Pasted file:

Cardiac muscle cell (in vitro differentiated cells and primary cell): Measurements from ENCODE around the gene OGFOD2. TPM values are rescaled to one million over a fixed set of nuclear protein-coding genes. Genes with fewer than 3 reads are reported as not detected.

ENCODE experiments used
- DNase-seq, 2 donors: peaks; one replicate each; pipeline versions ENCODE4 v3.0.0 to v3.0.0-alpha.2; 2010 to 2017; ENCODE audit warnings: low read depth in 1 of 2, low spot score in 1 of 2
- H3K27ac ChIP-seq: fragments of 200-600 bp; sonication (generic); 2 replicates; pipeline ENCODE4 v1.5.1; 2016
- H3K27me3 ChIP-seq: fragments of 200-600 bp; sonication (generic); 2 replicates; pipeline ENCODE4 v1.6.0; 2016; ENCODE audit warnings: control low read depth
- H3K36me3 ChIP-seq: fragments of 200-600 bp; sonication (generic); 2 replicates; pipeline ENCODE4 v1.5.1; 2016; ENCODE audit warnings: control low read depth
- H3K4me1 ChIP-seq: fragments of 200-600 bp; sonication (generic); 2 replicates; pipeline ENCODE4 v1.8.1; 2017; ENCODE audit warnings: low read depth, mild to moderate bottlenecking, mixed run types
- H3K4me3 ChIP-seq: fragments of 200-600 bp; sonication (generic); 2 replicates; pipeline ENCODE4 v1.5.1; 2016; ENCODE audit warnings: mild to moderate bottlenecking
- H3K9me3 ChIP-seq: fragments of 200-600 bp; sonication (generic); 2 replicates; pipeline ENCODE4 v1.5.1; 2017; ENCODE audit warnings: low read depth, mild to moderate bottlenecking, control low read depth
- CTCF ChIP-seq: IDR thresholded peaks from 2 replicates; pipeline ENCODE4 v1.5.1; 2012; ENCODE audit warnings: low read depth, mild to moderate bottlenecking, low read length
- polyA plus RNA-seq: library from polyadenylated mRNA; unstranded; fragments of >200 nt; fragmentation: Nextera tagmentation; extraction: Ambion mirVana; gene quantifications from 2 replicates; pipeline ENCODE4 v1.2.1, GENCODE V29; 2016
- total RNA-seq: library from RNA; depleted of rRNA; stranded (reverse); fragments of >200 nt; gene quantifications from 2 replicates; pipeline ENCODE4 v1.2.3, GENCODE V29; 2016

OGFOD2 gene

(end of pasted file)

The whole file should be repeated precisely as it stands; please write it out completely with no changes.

Cardiac muscle cell (in vitro differentiated cells and primary cell): Measurements from ENCODE around the gene OGFOD2. TPM values are rescaled to one million over a fixed set of nuclear protein-coding genes. Genes with fewer than 3 reads are reported as not detected.

ENCODE experiments used
- DNase-seq, 2 donors: peaks; one replicate each; pipeline versions ENCODE4 v3.0.0 to v3.0.0-alpha.2; 2010 to 2017; ENCODE audit warnings: low read depth in 1 of 2, low spot score in 1 of 2
- H3K27ac ChIP-seq: fragments of 200-600 bp; sonication (generic); 2 replicates; pipeline ENCODE4 v1.5.1; 2016
- H3K27me3 ChIP-seq: fragments of 200-600 bp; sonication (generic); 2 replicates; pipeline ENCODE4 v1.6.0; 2016; ENCODE audit warnings: control low read depth
- H3K36me3 ChIP-seq: fragments of 200-600 bp; sonication (generic); 2 replicates; pipeline ENCODE4 v1.5.1; 2016; ENCODE audit warnings: control low read depth
- H3K4me1 ChIP-seq: fragments of 200-600 bp; sonication (generic); 2 replicates; pipeline ENCODE4 v1.8.1; 2017; ENCODE audit warnings: low read depth, mild to moderate bottlenecking, mixed run types
- H3K4me3 ChIP-seq: fragments of 200-600 bp; sonication (generic); 2 replicates; pipeline ENCODE4 v1.5.1; 2016; ENCODE audit warnings: mild to moderate bottlenecking
- H3K9me3 ChIP-seq: fragments of 200-600 bp; sonication (generic); 2 replicates; pipeline ENCODE4 v1.5.1; 2017; ENCODE audit warnings: low read depth, mild to moderate bottlenecking, control low read depth
- CTCF ChIP-seq: IDR thresholded peaks from 2 replicates; pipeline ENCODE4 v1.5.1; 2012; ENCODE audit warnings: low read depth, mild to moderate bottlenecking, low read length
- polyA plus RNA-seq: library from polyadenylated mRNA; unstranded; fragments of >200 nt; fragmentation: Nextera tagmentation; extraction: Ambion mirVana; gene quantifications from 2 replicates; pipeline ENCODE4 v1.2.1, GENCODE V29; 2016
- total RNA-seq: library from RNA; depleted of rRNA; stranded (reverse); fragments of >200 nt; gene quantifications from 2 replicates; pipeline ENCODE4 v1.2.3, GENCODE V29; 2016

OGFOD2 gene